6. grumpydogwoman

    grumpydogwoman Star commenter

    A conscientious HoD has to do this really.

    I'd go along with it and hope it goes well. At a later date let it slip that observations are on a timed cycle and you thought s/he ought to know that for future reference as that's the way things are done.

    One step ahead? We've been there. That's good enough and it does mean you can perhaps have an edge when it comes to the kids who are struggling. It won't be 'old hat' and 'obvious' to you.

    If you get a lot of criticism then get back to us but give this person the benefit of the doubt. Assume they are wanting to make the proverbial difference and see how you fare. Maybe they'll have some great ideas. (Well, we can dream.)
    install, pepper5, wanet and 2 others like this.
  7. TheOtherHalf1

    TheOtherHalf1 New commenter

    Do you work in LEA, Independent or Academy school. They all have different rules, regulations and policies regarding LO.

    As an HOD, old or new, I too would want to know more about the practices in the department that I am responsible for and LO's + book scrutinies will give me some insight. But those are only a start.

    In almost 30 years of teaching I have seen many posturing newbies who convinced themselves that they are the new messiah.

    Book scrutinies have never irked me as anyone is welcome to them at anytime. I did once have a rather negative reply from the said messiah despite my consistent marking and pupil work - all as the policies want. As our argument intensified I politely asked if I could have a look at their books for guidance and sharing of good practice. The look on their face, priceless, but my request declined!

    As for LO's, your school has a policy and you should know how the proposed observation fit into the policy. If it does ask what the focus of the LO is, agree and get on with it. We all hate them anyway, so just see it as that necessary evil.

    If it doesn't fit with the LO policies you are fully entitled to decline. You should not feel or be forced into additional observations.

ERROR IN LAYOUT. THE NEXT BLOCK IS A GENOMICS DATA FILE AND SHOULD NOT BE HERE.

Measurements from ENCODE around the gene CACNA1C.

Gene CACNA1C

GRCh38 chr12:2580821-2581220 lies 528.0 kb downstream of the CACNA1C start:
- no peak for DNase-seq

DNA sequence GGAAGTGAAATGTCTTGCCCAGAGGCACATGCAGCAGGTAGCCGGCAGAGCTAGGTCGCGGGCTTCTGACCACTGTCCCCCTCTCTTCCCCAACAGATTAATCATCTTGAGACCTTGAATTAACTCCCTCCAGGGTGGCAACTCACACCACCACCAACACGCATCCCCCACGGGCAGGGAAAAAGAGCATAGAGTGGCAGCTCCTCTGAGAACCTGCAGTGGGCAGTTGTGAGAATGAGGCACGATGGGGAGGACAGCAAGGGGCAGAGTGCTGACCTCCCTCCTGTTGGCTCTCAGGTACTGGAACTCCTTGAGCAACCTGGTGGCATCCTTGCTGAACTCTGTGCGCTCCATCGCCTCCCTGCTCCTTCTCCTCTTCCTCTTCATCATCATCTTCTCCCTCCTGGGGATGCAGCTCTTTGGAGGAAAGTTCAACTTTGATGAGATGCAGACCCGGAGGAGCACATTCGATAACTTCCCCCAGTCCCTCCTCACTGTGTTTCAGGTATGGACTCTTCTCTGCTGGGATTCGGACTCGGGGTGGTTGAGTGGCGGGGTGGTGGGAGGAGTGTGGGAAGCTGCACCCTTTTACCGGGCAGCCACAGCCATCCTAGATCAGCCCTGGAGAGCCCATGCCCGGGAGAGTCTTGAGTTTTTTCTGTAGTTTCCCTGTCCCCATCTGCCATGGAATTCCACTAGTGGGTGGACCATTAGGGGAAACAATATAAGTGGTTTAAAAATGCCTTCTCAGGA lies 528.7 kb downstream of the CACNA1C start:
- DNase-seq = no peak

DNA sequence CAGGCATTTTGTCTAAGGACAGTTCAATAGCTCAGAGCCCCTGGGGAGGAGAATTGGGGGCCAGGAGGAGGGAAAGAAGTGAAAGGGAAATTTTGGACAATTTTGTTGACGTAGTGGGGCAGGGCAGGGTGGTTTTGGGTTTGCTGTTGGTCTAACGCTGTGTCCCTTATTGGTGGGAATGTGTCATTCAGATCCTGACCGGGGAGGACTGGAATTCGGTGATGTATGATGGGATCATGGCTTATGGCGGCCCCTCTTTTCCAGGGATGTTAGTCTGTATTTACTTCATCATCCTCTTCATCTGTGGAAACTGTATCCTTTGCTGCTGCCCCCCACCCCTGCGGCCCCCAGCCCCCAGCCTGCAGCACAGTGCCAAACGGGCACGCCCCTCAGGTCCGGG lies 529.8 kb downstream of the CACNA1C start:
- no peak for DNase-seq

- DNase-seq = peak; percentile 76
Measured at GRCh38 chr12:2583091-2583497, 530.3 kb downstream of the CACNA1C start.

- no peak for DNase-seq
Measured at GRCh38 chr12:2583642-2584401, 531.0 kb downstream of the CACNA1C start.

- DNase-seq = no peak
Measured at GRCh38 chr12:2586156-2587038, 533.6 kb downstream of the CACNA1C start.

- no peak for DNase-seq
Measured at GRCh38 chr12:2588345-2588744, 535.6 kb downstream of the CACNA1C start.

Some will see it as a peer/informal observation and so be it. You could obviously then ask if you could observe one of theirs - professional development, learning hubs, Ofsted/Estyn, blah-blah etc.

    Should your LO be one of the official ones make sure that the observer, as they are new to your school, are aware of the school's LO protocols. If it is informal there should be no note taking, comments, criticisms that form part of any appraisals or judgements or given to SLT.

    Some of us use peer observations to help us develop our skills, but that is arranged between the two parties involved. It has nothing to do with the school and is a voluntary act. Some years I'll do one and the next a handful, but hush-hush I have also none in some years.

    There are those in management who see it as their "Number 10" moment and devine right to usurp policies as need be. That is why policies are there - to inform and support you.
  8. Yoda-

    Yoda- Lead commenter

    The additional observation is something to question. It is not equitable if you have to do more observations than other teachers in your school.

    You could ask for it to count as one of the normal rota you do. If they don't play ball, talk to your local association rep. Some unions may instruct you not to take part because of ongoing action.

    If you don't do anything, who is to say that other subjects won't do the same. You could find yourself with another observation as all the HODs compete to impress SLT.
  9. grumpydogwoman

    grumpydogwoman Star commenter

    How about this?

    "Observation? Right ho. How long for? OK, I'll just pop that in my diary. So that's half an hour out of the x hours as set out in our school policy? Marvellous. Get it out of the way, eh. Oh, you will want to check that policy by the way. There is an observation cycle and this isn't in line with that but we'll cut you some slack, shall we? You being new and so forth."

    I think it depends on your attitude to such things. Me? I'd be going the full ASOSA-route and probably refusing if this is outside the cycle. But most people aren't quite as willing as I am to poke their head above the parapet.
  10. mrkeys

    mrkeys Occasional commenter

    My last school (not mainstream) I taught two subjects and was then expected to have to put up with twice as many observations.
    Despite pupil progress and exam results being better than others HT still demanded this.
    She hated me and I hated her considerably more and even in my final year where I gave notice from September of retiring in August she continued to hound me.
    No justification, an evil and unpleasant woman.
    Retired and not missing the amount of cr4p that goes on, particularly towards the older more expensive staff.
    onbekende and TailwindTurner like this.
  11. TheOtherHalf1

    TheOtherHalf1 New commenter

    I like your style and can happily say that I regularly have to dodge the bullets coming my way because of my own willingness to be head and shoulders above the parapet. I believe in what is right!
    onbekende and Lara mfl 05 like this.
  12. hhhh

    hhhh Lead commenter

    Like it, but whether I'd do this would depend on how s/he was behaving generally.